Did you ever realize that among many other things, Star Trek predicted blogs? Think about it -- all those "Captain's log" and "personal log" entries that Kirk would make. He was definitely a blogger. And of course the communicator-inspired cell phone design. And the crew was constantly asking the ship's computer for information...sort of like Google.

Of course, Scotty and Spock, the engineer and the scientist, certainly were childhood inspirations to many Googlers. Now we've (somewhat) grown up, and often work on things that seem right out of the show: Being able to ask a computer to research a topic and present relevant results. Putting maps, both human-drawn and photos taken from space, on a personal communicator (OK, cell phone). Creating 3-D structures and objects and putting them in a shared warehouse for everyone to use (we're still working on making them into solid holograms for a Holodeck). And I'm convinced we've got replicators that restock the snacks in our micro-kitchens.

So it all stands to reason that we're hosting a booth at the 5th annual Official Star Trek Convention (which celebrates 40 years of the whole enterprise) in Las Vegas. It starts today and runs through Sunday. If you're at the con, please stop by for demos of some of our latest product releases, including a few new ones, often with a particular sci-fi spin. We're also looking for applicants to "Google Academy," so please speak up if you'd like to work here. After all -- today is a good day to code.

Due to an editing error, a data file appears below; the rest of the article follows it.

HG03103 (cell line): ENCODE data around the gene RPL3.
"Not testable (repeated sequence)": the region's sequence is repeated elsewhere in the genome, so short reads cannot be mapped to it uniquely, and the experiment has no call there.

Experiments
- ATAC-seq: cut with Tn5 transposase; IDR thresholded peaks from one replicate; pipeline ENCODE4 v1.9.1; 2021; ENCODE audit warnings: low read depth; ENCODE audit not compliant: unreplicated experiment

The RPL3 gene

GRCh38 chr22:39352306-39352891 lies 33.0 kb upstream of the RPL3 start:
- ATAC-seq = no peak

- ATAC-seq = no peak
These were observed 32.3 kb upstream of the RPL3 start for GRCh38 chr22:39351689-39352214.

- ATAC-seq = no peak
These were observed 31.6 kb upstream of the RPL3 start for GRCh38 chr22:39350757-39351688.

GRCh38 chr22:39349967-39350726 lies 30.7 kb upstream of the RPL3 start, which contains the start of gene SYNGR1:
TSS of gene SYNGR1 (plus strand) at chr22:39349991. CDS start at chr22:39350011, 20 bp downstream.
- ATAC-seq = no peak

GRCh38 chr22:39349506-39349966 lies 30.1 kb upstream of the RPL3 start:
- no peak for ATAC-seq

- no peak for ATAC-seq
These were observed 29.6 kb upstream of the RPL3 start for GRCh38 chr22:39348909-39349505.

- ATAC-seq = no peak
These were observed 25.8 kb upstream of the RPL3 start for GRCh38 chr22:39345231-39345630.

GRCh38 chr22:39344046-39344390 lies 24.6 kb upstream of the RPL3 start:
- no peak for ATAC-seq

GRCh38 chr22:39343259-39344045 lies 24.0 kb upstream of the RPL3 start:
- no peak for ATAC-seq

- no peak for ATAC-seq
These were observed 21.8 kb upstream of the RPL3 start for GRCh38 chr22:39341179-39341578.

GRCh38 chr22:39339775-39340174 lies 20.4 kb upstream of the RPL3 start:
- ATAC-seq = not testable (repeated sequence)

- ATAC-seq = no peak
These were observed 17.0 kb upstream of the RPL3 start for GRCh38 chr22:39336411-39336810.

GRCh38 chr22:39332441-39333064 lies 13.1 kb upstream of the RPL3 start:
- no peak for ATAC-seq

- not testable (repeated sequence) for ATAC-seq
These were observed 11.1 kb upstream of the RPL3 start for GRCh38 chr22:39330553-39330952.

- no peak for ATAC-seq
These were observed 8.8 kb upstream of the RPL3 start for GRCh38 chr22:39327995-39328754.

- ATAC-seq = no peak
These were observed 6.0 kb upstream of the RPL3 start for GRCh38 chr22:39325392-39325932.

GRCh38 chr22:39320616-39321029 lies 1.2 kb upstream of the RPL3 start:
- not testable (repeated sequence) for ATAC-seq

Millions of you use Google Talk every day to connect with friends, family, and colleagues via chat and calls. Today we're releasing a new version of Google Talk that introduces several more ways to share and connect. You can download it here.

File transfer - This has consistently been the top requested feature, and we've worked hard to make the experience simple, fast, and fun. You can share any type of file, several at a time if you like. We think the photo sharing experience is especially fun.

Voicemail - The name of this feature doesn't do it justice. Yes, you can now leave voicemails for any of your Google Talk contacts when they don't answer a call, but I think the coolest thing is that you can easily record voice notes and send them to anyone you know by just adding their email address to your contact list -- they don't even have to be running Google Talk. This is a fun and easy way to just say hello, send someone a reminder, or even sing your mom happy birthday! Also, our friends on the Gmail team have added a slick voicemail playback experience within Gmail.

Music status sharing - Show your friends what music you listen to and discover new music that your friends are into (or discover that they spend their entire day listening to Barry Manilow... hmm). We also thought it would be fun for you to see the musical tastes of the broader community. So you now have the option of sharing your music listening history with Google, to be included in the rankings of our new Google Labs project called Music Trends.

Finally, we have some updates targeted at developers such as support for a new voice codec which we'll talk about in an upcoming post. And now, I'm off to record that message for my mom...